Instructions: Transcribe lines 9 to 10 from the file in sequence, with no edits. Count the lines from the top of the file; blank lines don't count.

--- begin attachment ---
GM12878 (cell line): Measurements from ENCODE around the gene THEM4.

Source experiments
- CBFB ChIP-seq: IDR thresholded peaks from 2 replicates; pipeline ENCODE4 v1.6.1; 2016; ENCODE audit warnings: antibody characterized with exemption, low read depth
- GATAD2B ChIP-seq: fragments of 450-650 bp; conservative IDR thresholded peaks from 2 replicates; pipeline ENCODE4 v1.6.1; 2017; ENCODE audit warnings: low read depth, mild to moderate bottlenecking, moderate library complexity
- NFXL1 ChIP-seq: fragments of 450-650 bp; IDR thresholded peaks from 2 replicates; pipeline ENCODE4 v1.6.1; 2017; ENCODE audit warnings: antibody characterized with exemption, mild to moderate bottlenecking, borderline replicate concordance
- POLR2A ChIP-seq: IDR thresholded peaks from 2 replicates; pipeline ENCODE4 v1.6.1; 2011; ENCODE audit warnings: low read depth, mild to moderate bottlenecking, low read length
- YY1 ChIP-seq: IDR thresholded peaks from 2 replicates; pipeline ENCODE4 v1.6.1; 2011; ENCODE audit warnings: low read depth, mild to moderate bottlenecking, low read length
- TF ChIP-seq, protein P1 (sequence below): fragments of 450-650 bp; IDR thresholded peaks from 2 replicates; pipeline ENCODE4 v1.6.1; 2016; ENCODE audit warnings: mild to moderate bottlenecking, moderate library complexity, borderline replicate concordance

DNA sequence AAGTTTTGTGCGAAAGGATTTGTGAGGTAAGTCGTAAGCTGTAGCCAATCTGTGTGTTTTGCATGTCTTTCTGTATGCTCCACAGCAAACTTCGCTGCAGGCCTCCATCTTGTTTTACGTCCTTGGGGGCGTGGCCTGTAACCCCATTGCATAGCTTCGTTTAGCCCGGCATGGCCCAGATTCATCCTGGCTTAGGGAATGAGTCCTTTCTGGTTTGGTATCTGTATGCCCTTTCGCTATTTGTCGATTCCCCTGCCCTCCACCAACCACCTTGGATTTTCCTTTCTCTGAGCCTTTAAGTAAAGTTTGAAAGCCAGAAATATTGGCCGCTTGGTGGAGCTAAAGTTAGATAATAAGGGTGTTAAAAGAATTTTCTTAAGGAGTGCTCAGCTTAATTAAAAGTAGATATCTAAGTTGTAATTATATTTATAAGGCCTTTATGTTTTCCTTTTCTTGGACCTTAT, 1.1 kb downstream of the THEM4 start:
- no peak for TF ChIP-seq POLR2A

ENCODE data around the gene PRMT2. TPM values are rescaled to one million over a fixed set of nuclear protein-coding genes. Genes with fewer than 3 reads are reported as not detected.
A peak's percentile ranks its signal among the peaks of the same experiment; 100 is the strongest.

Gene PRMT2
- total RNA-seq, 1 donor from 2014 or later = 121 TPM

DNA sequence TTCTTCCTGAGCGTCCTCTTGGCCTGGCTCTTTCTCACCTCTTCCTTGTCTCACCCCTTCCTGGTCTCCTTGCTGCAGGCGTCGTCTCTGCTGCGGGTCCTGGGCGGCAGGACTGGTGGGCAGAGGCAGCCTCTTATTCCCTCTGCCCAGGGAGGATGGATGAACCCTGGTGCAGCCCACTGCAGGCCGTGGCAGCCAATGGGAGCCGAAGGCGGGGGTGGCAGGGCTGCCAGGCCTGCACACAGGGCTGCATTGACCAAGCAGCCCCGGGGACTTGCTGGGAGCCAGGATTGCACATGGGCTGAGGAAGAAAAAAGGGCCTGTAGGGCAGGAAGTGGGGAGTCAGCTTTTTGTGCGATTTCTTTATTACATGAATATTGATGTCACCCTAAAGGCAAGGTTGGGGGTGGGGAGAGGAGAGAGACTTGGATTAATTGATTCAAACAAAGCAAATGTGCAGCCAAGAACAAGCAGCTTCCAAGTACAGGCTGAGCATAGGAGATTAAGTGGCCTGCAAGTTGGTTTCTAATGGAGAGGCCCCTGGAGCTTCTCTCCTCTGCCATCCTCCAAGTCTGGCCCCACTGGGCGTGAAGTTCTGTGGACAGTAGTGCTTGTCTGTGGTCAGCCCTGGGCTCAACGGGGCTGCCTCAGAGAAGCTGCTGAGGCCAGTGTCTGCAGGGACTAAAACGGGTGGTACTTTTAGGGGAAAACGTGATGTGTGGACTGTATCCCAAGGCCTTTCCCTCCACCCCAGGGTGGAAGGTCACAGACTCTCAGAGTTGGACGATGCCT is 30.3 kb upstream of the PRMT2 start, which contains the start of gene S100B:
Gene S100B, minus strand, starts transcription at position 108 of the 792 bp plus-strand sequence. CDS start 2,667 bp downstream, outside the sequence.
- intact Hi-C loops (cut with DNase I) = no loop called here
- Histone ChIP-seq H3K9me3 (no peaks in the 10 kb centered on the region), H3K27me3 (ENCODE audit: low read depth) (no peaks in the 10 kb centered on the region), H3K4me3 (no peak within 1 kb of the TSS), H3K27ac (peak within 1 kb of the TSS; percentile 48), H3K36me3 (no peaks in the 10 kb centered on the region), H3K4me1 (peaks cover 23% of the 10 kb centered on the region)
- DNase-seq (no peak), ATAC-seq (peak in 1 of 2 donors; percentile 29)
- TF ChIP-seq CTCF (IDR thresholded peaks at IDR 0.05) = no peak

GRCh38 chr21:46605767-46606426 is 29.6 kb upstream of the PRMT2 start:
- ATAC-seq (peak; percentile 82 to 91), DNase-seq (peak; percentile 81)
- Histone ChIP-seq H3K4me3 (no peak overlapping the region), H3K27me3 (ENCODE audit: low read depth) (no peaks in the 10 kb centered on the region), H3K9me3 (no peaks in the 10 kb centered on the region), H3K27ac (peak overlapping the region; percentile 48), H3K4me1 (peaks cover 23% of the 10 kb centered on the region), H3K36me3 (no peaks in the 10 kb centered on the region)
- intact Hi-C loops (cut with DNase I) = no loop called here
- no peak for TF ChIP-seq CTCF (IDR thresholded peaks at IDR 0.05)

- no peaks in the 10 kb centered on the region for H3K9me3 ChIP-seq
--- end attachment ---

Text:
DNA sequence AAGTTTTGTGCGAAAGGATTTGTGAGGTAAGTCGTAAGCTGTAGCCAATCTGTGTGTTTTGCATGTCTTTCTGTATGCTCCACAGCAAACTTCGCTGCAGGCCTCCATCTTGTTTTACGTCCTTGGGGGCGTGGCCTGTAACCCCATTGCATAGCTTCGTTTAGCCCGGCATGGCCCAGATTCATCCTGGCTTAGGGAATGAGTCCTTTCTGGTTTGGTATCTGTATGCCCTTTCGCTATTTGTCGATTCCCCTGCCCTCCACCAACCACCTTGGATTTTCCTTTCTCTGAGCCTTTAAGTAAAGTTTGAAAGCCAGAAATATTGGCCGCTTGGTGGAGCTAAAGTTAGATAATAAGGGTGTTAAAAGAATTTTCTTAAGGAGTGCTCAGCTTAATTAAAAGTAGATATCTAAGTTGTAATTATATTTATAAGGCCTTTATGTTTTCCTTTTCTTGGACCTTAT, 1.1 kb downstream of the THEM4 start:
- no peak for TF ChIP-seq POLR2A